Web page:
Vikings — Minnesota has the best linemen in the conference and maybe in the league, both ways. With an improved defensive secondary to provide some of the pass coverage they lacked last season, they take the top spot in the division from Green Bay.
Their quarterback situation remains iffy, so this is not a lock. Defensive team speed will be the key for their opponents because you’re not catching Adrian Peterson in the open field.
Packers — With Brett Favre gone, not a whole lot else makes sense in this division anymore. Green Bay has the best performing defense, but if I was to pick a defense, position by position, I’d probably take more players from Chicago. If I was to pick offensive players, I’d naturally start with Peterson from Minnesota.
This team takes second place based on tradition and a dash of respect, mixed with a coaching and front office staff that has proved it knows what it’s doing in rebuilding this team into a future powerhouse.
I see a bump in the road from this year’s lineup changes. A relatively bunny schedule doesn’t hurt the prospects for success, so first place would not be an upset.
Lions — Jon Kitna is now the primo quarterback of the division. Let that soak in for a minute.
With Roy Williams and Calvin Johnson to catch Kitna’s deep throws, Detroit should continue to put some points on the board. Because he has no backup even close in ability, an injury to Kitna dashes all hope of team success.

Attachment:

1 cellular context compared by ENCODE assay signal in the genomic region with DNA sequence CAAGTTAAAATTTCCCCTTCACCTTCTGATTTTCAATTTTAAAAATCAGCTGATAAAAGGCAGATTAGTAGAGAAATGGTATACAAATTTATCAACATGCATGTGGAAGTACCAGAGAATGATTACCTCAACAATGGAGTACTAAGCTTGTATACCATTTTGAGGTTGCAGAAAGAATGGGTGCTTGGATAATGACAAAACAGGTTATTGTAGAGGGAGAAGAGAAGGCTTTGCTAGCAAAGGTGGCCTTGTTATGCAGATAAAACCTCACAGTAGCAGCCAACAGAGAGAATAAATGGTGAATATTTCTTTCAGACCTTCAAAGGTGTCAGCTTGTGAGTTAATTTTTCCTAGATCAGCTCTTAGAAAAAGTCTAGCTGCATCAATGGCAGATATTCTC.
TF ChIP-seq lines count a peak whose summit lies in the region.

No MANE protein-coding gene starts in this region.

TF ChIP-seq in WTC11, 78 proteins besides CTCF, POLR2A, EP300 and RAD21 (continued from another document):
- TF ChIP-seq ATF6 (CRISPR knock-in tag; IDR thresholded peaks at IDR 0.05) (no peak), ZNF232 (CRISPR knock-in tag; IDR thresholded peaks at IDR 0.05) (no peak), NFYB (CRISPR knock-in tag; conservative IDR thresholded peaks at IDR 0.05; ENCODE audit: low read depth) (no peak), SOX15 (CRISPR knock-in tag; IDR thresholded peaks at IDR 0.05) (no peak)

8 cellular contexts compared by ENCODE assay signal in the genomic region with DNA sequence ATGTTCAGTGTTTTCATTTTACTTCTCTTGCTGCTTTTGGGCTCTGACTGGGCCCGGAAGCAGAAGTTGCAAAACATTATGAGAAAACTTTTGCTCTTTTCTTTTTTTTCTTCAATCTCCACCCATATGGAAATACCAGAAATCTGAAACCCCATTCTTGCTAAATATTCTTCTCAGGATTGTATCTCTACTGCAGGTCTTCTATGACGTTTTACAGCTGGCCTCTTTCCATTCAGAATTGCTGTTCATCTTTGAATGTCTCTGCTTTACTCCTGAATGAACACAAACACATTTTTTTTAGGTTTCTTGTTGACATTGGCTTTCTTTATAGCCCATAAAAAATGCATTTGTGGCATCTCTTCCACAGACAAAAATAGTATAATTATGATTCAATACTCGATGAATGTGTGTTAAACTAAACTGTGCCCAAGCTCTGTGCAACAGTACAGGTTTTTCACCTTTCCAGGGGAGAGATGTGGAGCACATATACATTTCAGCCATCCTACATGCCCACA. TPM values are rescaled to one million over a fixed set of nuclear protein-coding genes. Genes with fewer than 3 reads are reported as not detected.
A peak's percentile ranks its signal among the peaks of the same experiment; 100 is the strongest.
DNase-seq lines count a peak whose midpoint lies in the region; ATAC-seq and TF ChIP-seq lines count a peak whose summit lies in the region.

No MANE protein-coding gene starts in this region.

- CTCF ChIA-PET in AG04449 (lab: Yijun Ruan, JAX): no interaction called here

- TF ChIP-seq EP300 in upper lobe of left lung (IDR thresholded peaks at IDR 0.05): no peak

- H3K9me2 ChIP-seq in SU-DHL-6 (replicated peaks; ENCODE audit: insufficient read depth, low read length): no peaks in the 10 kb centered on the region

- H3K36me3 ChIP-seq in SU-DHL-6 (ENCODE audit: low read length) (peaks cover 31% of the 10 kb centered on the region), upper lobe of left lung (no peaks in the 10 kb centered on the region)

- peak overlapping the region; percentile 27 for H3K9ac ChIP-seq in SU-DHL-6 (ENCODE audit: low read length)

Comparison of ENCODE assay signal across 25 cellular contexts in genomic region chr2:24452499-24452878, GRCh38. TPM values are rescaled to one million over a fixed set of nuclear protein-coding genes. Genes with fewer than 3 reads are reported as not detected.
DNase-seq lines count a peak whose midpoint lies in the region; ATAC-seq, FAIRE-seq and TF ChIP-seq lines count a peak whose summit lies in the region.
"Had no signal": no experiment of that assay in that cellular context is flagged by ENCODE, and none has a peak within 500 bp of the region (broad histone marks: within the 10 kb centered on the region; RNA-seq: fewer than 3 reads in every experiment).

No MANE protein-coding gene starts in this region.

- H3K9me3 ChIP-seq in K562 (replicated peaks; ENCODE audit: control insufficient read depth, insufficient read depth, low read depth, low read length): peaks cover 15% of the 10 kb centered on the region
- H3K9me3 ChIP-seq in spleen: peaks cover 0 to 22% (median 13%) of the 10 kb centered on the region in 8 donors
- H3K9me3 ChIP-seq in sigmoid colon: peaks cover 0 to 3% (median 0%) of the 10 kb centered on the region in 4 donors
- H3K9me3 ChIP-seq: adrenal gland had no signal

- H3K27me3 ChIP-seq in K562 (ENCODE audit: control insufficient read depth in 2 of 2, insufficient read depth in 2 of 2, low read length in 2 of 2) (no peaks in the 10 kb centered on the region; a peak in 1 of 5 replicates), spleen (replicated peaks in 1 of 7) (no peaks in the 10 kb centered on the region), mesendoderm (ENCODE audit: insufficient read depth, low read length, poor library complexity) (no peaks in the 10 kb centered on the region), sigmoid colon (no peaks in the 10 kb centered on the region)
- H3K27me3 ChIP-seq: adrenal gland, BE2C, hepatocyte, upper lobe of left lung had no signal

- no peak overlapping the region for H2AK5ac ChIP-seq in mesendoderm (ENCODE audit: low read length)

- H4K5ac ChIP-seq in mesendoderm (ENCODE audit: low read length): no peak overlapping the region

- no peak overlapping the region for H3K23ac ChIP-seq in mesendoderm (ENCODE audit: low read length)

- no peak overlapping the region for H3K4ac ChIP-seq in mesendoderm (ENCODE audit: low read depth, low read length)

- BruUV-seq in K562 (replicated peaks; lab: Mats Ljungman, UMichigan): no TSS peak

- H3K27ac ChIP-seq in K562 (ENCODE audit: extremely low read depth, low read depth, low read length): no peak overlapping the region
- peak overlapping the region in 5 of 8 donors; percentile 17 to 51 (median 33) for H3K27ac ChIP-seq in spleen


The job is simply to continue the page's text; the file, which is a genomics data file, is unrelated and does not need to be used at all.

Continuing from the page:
Defense remains an even bigger question here.
They’ve made some moves and will put a whole new unit in the backfield, but I don’t see how they manage to top a .500 record for the year.
Bears — The choice of Kyle Orton over Rex Grossman at QB means Chicago will be more patient and dedicated to the run. Again, the defense slowly unravels over the season as the sluggish offense consistently goes nowhere and posts a record number of three-and-outs. Grossman probably winds up playing a few games later in the year when everyone is frustrated by the paucity of wins (and yardage), but an offensive line that is pretty much disintegrating will just get everybody hurt and put the skill players on IR.
Coach Smith will not get much love this year.